Particularly, when a linear laser beam is used, differently from the case of using a spot-like laser beam which requires back-and-forth and right-and-left scanning, laser irradiation to the whole irradiated surface can be made by scanning in only the direction normal to the line direction of the linear laser. Thus, high mass productivity can be obtained. The reason why scanning is made in the direction normal to the line direction is that it is the most effective scanning direction. By this high mass productivity, at present, laser annealing using the linear laser beam has become the mainstream.

PROBLEM TO BE SOLVED BY THE INVENTION

When laser annealing is performed to the non-crystal semiconductor film by scanning of the laser beam that has been processed into a linear shape, rectangular, or square, some problems have occurred. One of especially serious problems among them is that the processing of laser beam is not uniformly carried out. When such a linear laser beam is used, laser annealing is nonuniformly performed onto the whole surface of the substrate.

FIG. 1 is a photograph of an optical microscope showing a state that a laser beam that has been processed into a linear shape by using a conventional optical system, is irradiated by one shot onto an amorphous silicon film. It can be observed irradiation marks at the center of the photograph.

FIG. 1 shows a case that an XeCl excimer laser having a wavelength of 308 nm is processed into a linear laser beam extending in the right-and-left direction on the paper surface, and is irradiated by one shot onto the amorphous silicon film.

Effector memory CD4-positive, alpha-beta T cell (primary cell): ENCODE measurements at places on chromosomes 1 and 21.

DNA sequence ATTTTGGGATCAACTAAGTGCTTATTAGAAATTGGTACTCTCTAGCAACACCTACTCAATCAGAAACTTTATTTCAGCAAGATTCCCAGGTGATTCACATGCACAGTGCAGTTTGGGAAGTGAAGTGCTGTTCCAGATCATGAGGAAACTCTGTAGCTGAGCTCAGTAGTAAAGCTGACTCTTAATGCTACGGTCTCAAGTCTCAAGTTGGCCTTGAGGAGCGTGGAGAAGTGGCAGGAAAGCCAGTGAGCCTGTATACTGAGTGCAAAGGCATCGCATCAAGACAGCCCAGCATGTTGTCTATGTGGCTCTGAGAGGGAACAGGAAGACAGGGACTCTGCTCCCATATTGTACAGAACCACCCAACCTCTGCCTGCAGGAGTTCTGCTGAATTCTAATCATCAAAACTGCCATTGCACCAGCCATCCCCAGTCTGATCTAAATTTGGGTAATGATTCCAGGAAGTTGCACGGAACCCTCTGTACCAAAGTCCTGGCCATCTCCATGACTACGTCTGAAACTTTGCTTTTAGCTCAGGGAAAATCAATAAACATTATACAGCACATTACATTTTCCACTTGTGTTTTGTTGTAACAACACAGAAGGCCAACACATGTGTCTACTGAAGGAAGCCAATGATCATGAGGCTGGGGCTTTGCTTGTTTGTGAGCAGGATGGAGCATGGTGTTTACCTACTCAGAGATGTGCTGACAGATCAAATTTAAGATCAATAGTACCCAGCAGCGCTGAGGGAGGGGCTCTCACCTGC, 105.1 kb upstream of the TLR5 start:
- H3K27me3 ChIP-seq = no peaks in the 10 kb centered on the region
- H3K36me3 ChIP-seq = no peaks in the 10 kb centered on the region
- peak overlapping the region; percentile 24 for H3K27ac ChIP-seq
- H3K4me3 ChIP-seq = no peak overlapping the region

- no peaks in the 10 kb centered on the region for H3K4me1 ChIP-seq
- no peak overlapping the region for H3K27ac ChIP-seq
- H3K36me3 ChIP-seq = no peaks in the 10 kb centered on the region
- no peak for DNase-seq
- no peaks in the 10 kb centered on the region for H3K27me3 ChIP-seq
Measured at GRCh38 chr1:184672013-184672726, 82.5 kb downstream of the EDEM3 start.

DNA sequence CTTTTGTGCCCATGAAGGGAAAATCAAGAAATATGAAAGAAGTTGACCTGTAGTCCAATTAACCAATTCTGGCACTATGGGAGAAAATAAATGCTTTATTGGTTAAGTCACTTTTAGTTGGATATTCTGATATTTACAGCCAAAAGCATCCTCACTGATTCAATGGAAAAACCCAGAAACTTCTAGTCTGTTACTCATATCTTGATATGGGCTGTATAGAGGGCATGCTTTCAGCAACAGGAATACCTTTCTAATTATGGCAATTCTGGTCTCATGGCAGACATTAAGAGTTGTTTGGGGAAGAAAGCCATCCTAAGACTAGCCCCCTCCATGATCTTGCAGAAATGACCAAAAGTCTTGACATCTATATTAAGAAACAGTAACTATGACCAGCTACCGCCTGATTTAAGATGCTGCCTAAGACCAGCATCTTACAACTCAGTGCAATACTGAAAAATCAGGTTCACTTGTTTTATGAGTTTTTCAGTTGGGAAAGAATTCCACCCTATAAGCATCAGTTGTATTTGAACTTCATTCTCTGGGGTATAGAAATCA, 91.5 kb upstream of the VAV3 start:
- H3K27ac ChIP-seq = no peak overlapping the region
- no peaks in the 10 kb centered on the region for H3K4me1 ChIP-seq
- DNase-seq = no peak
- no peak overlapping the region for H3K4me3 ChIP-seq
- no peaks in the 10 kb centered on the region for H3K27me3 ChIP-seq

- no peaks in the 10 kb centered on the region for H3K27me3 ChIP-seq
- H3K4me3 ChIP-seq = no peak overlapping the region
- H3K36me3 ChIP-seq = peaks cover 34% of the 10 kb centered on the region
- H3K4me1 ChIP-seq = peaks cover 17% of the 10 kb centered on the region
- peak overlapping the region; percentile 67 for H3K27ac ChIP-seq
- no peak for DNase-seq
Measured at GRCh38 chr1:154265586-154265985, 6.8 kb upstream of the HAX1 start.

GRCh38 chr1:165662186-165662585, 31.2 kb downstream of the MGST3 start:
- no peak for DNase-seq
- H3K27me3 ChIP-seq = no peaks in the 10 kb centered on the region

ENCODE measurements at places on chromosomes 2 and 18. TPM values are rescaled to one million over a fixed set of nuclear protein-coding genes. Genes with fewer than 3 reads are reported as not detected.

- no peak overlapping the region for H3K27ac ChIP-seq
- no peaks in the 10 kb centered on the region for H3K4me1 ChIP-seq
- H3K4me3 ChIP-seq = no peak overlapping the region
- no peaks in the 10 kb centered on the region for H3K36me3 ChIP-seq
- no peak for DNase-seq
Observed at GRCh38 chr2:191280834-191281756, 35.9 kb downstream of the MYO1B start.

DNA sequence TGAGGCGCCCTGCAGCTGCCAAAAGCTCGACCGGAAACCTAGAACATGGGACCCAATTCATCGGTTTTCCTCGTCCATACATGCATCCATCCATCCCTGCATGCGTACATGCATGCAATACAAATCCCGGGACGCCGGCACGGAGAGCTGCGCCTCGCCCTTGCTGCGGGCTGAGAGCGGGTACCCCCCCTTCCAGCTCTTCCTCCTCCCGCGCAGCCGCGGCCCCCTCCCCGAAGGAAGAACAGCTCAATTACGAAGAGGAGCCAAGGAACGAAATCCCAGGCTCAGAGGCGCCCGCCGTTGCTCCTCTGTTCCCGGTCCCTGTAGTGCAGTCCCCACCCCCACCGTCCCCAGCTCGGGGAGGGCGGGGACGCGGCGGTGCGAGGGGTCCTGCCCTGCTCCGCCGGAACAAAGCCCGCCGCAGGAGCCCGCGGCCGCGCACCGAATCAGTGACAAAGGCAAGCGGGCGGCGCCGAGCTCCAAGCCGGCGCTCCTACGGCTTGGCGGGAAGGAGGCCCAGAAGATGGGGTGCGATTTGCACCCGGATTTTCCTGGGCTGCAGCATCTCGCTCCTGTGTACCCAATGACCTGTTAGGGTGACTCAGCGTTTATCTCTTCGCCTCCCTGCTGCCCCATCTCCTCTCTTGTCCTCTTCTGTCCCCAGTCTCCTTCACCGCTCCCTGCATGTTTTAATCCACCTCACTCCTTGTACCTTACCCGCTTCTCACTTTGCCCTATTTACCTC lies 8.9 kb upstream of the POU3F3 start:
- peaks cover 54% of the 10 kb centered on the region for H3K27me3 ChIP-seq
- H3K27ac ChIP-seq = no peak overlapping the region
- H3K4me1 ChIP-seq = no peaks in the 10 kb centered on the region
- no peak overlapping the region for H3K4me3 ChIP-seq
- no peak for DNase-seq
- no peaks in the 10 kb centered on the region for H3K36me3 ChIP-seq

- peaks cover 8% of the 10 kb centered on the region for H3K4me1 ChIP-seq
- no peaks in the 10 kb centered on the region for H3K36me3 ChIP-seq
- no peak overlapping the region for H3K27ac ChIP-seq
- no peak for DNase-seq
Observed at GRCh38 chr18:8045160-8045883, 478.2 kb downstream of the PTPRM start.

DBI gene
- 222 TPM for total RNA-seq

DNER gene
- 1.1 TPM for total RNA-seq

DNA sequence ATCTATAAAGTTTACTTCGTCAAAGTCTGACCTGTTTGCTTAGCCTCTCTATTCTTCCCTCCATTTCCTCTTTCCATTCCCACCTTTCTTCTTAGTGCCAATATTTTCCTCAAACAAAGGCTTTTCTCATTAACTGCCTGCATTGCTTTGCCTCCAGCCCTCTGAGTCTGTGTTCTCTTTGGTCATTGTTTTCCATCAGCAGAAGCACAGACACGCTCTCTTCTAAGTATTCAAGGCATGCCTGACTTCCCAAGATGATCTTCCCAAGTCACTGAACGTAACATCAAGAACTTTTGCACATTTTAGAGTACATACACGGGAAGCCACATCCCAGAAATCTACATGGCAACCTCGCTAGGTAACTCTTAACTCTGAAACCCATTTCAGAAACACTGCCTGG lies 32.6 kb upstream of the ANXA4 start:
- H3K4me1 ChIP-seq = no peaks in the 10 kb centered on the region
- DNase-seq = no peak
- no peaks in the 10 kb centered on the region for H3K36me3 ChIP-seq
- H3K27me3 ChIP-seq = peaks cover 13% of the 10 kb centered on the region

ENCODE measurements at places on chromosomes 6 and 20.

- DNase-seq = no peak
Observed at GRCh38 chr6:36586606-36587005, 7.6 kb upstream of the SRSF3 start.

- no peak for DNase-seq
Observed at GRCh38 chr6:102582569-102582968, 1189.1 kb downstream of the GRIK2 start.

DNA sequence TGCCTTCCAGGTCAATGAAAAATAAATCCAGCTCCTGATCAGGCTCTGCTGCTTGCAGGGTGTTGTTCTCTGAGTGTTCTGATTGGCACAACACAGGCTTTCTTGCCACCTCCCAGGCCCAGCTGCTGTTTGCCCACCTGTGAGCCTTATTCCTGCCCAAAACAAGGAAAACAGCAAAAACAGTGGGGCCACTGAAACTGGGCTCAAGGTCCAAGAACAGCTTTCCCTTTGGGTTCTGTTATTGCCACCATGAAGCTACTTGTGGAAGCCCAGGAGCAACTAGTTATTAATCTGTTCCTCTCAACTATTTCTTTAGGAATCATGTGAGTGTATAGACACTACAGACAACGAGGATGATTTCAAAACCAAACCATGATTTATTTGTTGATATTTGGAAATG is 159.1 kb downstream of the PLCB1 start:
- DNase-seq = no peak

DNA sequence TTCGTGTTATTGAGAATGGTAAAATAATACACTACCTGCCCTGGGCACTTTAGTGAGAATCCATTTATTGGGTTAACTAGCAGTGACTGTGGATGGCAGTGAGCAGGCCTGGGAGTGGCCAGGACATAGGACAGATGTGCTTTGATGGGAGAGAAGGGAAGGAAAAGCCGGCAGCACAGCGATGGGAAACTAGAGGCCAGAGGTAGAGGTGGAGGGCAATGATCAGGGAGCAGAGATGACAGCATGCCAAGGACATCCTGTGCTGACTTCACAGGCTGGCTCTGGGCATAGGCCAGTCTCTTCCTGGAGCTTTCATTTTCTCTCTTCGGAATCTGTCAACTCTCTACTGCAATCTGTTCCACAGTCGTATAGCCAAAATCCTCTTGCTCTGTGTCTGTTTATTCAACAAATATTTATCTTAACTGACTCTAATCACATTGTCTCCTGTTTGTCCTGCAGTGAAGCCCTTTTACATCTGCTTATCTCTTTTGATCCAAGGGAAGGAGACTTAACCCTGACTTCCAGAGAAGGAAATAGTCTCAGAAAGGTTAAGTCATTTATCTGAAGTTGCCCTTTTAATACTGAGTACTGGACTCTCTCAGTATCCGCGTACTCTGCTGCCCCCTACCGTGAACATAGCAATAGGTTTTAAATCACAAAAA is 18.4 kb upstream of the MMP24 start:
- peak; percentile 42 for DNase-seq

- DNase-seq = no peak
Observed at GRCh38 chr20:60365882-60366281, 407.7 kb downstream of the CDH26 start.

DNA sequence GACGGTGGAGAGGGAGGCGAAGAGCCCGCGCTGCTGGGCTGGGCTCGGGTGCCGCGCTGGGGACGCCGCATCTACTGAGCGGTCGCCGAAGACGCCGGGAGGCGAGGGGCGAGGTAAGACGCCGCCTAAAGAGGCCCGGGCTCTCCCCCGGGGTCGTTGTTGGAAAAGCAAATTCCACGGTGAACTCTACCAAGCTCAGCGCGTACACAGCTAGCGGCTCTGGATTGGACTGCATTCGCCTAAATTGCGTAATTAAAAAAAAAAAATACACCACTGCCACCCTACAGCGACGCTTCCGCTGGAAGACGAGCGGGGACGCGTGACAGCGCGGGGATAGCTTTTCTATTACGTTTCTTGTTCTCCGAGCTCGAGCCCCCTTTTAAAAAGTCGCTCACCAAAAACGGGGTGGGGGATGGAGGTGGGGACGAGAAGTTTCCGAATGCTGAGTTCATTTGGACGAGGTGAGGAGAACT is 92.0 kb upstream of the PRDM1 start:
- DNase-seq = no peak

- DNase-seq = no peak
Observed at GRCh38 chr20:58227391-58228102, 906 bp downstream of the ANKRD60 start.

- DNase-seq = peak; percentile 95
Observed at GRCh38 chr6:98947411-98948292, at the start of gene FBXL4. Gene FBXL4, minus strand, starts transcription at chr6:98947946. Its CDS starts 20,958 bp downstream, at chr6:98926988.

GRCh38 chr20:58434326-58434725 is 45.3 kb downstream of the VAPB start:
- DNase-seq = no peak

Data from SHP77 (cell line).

It can be confirmed from FIG. 1 that edges in the width direction of the linear laser beam, particularly, an edge on the lower side of the paper surface has indentation, thereby being a linear laser beam having an uneven energy distribution.

FIG. 2 a is a view schematically showing a state where a laser beam 201 having the uneven energy distribution shown in FIG. 1 is irradiated on a film 209.

As shown in FIG. 2 a, a region 202 having a high energy density is formed at a center of the width direction, and regions 203 having a lower energy density compared to the region 202 are formed at peripheral portions of the width direction. FIGS. 2 b and 2 c each show sectional shapes of the energy distribution taken along the line X-X′ and Y-Y′ of FIG. 2 a.

From FIGS. 2 a to 2 c, it can been seen that a laser beam 201 has different sectional shapes of the energy distribution in the width direction.

Laser annealing is performed onto the film by using the laser beam 201 of FIG. 2 a, however, uniform laser annealing of the film can not be carried out.

The invention disclosed in the present specification has an object thereof to uniform the energy distribution in one direction of the laser beam, thereby uniformly performing the laser annealing of the film. Throughout the specification, “laser beam” indicates a region of 5% or more of the maximum energy within the laser beam.

Process Lead to the Invention

In general, in the case where a laser beam is processed into a linear shape, an originally substantially rectangular beam is made to pass through a suitable optical system and is processed into the linear shape. Although the aspect ratio of the substantially rectangular beam is about 2 to 5, for example, by an optical system shown in FIG. 3, it is transformed into the linear beam having an aspect ratio of 100 or more. At that time, the optical system is designed such that the distribution of energy in the beam is also homogenized at the same time.

The apparatus shown in FIG. 3 has a function to irradiate a laser beam, as a linear beam, from a laser beam generating unit 301 (in this state, the shape of the beam is substantially rectangular) through optical systems represented by 302, 303, 304, 306, and 308. Note that reference numeral 305 denotes a slit, and 307 denotes a mirror.

Reference numeral 302 denotes an optical lens serving to divide a laser beam in one direction, a linear direction in this case, and a cylindrical lens group (also referred to as a multicylindrical lens) is used. The divided many beams are overlapped and homogenized with respect to the linear direction by the cylindrical lens 306.